From the New York Times (link)
Research in Motion said on Thursday that after much delay it would introduce its BlackBerry wireless e-mail service in China. But the announcement of its joint venture with China Mobile, which came with few details, quickly prompted questions about how the Canadian company’s product would fit into the Chinese government’s program of communications surveillance and censorship.
When selling the BlackBerry service to government agencies and corporations in North America and Europe, R.I.M. promotes its sophisticated encryption technology that it says makes it impossible even for wireless service providers or the company itself to snoop into the contents of messages as they pass between its devices and e-mail servers. Once they arrive at the server and are decoded, however, they may be vulnerable to Chinese government surveillance efforts.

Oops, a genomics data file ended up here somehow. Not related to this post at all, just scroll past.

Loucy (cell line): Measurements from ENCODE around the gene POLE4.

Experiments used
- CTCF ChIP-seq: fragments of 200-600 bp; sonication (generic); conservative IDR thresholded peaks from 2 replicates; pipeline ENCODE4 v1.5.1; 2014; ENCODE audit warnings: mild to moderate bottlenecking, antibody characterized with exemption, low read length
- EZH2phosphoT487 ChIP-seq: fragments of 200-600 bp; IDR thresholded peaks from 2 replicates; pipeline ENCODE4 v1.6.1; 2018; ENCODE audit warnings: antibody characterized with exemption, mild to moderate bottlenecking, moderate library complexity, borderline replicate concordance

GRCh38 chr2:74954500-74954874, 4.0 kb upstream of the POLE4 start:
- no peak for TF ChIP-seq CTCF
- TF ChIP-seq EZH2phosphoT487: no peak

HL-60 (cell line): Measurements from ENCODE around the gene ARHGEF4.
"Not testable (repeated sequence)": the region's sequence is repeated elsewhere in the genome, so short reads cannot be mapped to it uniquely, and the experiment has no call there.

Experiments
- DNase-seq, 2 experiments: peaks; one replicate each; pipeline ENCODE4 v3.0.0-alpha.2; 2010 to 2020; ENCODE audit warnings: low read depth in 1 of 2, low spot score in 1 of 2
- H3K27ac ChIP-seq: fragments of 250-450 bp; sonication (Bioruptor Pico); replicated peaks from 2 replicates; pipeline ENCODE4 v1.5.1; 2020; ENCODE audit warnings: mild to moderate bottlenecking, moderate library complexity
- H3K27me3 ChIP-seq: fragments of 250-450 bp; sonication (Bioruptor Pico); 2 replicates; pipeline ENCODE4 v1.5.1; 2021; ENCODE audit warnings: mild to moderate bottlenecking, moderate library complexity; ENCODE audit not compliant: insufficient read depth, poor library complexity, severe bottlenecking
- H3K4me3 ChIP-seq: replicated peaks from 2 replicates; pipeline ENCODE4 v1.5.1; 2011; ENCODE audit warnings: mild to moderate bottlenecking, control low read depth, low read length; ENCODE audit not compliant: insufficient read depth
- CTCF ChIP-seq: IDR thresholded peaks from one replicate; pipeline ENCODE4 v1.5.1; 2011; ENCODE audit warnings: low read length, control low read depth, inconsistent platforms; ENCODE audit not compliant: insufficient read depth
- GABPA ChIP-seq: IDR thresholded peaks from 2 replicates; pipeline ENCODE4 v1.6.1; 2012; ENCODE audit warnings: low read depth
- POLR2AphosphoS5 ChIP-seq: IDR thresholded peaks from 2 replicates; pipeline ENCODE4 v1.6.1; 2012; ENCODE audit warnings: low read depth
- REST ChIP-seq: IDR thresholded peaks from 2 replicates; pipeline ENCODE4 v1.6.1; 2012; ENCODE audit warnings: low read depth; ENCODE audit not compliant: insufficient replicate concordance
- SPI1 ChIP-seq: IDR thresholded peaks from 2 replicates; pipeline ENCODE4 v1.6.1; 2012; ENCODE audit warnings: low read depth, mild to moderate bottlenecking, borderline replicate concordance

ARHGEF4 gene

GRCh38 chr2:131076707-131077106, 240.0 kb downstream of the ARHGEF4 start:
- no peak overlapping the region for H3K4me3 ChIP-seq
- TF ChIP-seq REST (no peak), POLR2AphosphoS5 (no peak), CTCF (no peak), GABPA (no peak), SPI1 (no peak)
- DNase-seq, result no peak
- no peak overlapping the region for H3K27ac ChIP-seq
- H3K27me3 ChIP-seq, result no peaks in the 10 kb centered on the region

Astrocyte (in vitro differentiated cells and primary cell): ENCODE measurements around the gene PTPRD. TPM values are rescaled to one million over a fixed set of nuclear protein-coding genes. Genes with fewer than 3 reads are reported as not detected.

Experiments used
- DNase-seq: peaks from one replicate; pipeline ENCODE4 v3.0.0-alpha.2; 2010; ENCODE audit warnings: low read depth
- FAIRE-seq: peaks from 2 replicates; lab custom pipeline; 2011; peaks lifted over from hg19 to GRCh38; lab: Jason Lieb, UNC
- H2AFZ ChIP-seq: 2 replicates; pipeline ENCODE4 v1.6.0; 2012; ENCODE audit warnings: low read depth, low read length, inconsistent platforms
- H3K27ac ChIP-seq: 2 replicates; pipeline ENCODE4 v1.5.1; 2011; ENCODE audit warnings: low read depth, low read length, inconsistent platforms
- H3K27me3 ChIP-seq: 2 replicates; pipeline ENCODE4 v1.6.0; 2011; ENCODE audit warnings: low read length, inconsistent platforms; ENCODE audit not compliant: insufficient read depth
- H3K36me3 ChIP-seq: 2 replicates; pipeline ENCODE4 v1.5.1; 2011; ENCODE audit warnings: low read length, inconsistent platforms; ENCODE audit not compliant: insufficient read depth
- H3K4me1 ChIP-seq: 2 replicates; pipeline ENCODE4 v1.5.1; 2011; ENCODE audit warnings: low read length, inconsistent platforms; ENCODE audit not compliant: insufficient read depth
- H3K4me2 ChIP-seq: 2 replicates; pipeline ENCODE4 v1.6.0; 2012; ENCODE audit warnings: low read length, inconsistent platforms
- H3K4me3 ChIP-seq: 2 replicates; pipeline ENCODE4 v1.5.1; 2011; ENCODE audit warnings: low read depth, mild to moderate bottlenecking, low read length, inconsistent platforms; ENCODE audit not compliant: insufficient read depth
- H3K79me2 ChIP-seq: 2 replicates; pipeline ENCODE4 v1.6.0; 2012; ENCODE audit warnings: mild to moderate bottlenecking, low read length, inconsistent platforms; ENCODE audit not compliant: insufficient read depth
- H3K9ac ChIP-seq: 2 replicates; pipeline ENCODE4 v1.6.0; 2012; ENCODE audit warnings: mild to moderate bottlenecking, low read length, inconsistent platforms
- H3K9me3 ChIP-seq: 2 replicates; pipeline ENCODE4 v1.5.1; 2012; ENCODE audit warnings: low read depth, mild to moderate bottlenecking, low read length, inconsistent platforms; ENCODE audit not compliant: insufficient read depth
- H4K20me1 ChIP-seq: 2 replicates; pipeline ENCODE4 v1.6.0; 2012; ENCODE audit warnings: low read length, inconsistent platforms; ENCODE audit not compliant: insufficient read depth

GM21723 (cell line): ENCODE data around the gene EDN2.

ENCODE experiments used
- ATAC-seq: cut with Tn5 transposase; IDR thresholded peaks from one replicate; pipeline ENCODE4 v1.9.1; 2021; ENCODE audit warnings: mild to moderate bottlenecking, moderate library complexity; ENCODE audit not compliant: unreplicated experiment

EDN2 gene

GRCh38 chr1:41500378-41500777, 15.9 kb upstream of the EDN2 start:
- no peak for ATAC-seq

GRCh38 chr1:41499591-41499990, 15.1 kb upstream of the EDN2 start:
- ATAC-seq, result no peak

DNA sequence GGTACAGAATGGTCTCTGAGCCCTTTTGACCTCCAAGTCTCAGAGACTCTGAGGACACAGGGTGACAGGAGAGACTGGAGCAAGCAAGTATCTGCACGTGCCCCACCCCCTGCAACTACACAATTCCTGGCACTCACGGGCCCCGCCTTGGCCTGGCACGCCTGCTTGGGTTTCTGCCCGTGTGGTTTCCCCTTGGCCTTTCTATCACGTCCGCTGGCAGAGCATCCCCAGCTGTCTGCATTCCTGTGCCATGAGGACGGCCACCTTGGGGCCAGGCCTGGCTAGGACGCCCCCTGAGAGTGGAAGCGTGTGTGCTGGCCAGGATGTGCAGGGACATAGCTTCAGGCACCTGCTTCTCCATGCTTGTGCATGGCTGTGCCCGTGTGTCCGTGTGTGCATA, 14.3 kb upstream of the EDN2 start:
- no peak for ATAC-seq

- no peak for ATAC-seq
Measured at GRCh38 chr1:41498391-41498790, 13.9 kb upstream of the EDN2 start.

Jonathan Zittrain, a professor of Internet governance and regulation at Oxford University and a co-founder of the Berkman Center for Internet and Society at Harvard Law School, said the centralized nature of BlackBerry service, compared with e-mail between PC’s, could appeal to any government interested in controlling information.